Anabolic steroids have several legitimate medical uses. Testicular cancer often requires the removal of the testes in men. After surgery, these men are prescribed oral anabolic steroids to replace the testosterone that their bodies are no longer able to make. This maintains their secondary sexual characteristics.(1-3)
Adolescent males with pituitary malfunction are treated with injectable anabolic steroids when they reach the appropriate age for puberty. Anabolics given for four to six months in the proper dosing schedule cause the growth spurt and development of secondary sexual characteristics.(2-4)
After certain kinds of surgery and cancer, the patient experiences loss of muscle tissue. Anabolic steroids are used in such cases, with exercise and diet, to build up muscle tissue.(2,3,5)
Anabolic steroids in high doses are given to transsexual women who wish to be permanently masculinized.(1) This is not an officially approved medical use for anabolic steroids in the United States.
Anabolic steroids may one day be used as male oral contraceptives. However, their current negative image as abusable drugs has limited this research.(6)
Doses of steroids for medically approved uses range from 2.5 mg per day to 400 mg every 4 weeks.(3,5) Usually, only a single anabolic steroid is taken at one time. Athletes take 8 to 10 times the maximum recommended dose of each agent, and often take more than one type at a time.(7) In typical dosing schedules, athletes are taking the equivalent of 20 to 2000 mg of testosterone per day, 2 to 200 times the normal dose.(7,8) More information about dosing schedules, is located under the question, "How are anabolics used by athletes?"
For most legal prescription applications, anabolic steroid doses approximate the small amounts of anabolic steroids that would be produced naturally by the body. The right doses for different conditions are determined in drug company laboratories under controlled experimental conditions. Before a test dose of any new drug is given to a human volunteer, extensive studies are done on animals to find out how strong the drug is and how much to give.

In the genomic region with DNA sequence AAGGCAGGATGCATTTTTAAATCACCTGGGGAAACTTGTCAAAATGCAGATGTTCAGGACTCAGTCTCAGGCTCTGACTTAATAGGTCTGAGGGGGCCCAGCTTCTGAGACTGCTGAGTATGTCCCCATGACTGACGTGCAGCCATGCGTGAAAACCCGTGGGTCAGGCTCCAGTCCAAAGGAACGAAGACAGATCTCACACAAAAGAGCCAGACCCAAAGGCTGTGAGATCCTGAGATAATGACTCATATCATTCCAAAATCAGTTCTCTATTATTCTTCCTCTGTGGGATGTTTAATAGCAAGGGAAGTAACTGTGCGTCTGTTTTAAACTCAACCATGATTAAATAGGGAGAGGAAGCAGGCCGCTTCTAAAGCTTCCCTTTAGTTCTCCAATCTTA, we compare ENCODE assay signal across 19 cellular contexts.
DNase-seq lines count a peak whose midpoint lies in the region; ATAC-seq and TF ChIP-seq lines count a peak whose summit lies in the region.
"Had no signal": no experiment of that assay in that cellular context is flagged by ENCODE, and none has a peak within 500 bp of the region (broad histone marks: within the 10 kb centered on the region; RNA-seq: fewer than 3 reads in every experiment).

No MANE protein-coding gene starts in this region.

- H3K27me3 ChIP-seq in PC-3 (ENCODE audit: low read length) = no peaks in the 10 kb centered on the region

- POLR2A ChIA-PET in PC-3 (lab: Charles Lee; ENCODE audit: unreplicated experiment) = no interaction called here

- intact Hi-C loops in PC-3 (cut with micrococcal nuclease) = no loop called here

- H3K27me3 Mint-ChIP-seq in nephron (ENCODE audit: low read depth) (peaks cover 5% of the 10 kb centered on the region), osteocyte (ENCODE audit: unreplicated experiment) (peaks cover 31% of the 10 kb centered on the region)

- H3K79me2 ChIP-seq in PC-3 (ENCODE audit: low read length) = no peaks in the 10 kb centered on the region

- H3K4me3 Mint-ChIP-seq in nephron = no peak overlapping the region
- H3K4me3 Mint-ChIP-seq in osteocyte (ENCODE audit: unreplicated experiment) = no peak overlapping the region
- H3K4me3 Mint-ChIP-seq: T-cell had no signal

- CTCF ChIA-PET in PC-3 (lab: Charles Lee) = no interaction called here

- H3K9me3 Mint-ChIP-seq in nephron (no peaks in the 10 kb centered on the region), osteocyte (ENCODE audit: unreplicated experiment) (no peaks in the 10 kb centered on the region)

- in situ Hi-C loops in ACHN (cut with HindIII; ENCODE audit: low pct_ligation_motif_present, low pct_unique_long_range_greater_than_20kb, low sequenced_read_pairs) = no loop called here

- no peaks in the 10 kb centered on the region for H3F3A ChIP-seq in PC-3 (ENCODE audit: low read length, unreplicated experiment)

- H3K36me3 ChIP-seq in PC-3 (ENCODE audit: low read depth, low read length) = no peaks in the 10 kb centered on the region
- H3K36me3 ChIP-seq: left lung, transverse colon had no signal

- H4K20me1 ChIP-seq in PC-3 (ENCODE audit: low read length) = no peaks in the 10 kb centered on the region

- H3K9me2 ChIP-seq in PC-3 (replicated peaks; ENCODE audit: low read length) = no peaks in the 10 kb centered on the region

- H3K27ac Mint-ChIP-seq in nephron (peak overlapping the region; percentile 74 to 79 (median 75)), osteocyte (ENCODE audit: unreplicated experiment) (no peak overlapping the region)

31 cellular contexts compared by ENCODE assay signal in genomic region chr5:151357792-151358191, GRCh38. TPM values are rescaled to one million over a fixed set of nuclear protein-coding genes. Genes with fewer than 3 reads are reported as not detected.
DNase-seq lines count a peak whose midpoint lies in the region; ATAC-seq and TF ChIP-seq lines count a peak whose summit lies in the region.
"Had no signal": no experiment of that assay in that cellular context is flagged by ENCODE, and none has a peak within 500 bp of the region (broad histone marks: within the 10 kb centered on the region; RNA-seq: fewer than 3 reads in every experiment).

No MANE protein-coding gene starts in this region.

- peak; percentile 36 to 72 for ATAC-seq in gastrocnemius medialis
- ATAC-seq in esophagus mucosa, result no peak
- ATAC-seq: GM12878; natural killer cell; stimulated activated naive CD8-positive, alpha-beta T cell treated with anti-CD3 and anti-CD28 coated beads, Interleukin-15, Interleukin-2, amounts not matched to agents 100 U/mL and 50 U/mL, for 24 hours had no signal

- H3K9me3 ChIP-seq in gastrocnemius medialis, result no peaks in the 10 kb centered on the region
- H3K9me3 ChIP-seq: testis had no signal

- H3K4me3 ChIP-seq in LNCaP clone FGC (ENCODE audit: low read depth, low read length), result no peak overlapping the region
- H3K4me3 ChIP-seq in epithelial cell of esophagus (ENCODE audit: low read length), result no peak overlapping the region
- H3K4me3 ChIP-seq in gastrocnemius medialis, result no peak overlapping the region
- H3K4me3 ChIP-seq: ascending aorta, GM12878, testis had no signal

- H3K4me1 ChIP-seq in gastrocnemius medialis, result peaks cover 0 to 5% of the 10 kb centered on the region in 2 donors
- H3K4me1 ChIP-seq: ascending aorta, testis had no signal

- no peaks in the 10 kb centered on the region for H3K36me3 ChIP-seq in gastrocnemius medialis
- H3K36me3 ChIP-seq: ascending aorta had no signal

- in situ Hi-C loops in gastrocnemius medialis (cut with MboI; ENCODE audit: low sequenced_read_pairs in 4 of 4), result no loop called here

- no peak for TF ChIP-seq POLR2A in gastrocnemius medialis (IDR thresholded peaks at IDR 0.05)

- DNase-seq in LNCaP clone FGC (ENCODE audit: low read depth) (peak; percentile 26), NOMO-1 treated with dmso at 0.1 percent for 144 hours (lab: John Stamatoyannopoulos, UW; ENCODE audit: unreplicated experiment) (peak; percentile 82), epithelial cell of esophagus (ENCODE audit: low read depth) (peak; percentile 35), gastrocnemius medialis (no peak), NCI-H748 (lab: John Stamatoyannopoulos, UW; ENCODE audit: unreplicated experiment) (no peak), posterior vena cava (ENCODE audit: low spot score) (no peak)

By contrast, anabolic steroid abusers get their instructions by hearsay. Dosing directions are passed from one person to another without any evidence of effectiveness or adherence to medical prescribing standards.
REFERENCES 1. Strauss RH. Anabolic steroids. In: ed. Drugs and performance in sports. Philadelphia: WB Saunders, 1987:5, 59-67. 2. Brower KJ, Catlin DH, Blow FC, Eliopulos GA, Beresford TP. Clinical assessment and urine testing for anabolic-androgenic steroid abuse and dependence. American Journal Of Drug And Alcohol Abuse 1991;17(2):161-71. 3. Kleiner SM. Performance-enhancing aids in sport - health consequences and nutritional alternatives. J Amer Coll Nutr 1991 Apr;10(2):163-76. 4. Lorimer DA, Hart LL. Cardiac dysfunction in athletes receiving anabolic steroids. DICP Ann Pharmacother 1990 Nov;24(11):1060-1. 5. Goldfien A. The gonadal hormones & inhibitors. In: ed. Basic and clinical pharmacology. Norwalk, CT: Appleton & Lange, 1987, 461-83. 6. Yesalis CE, Wright JE, Bahrke MS. Epidemiological and policy issues in the measurement of the long term health effects of anabolic-androgenic steroids. Sports Medicine 1989 Sep;8(3):129-38. 7. Kashkin KB, Kleber HD. Hooked on hormones - an anabolic steroid addiction hypothesis. JAMA J Am Med Assoc 1989 Dec 8;262(22):3166-70. 8. Giannini AJ, Miller N, Kocjan DK. Treating steroid abuse - a psychiatric perspective. Clinical Pediatrics 1991 Sep;30(9):538-42. by Trent Tschirgi, R. Ph. (c) 1992 University of Maryland Office of Substance Abuse Studies. All Rights Reserved.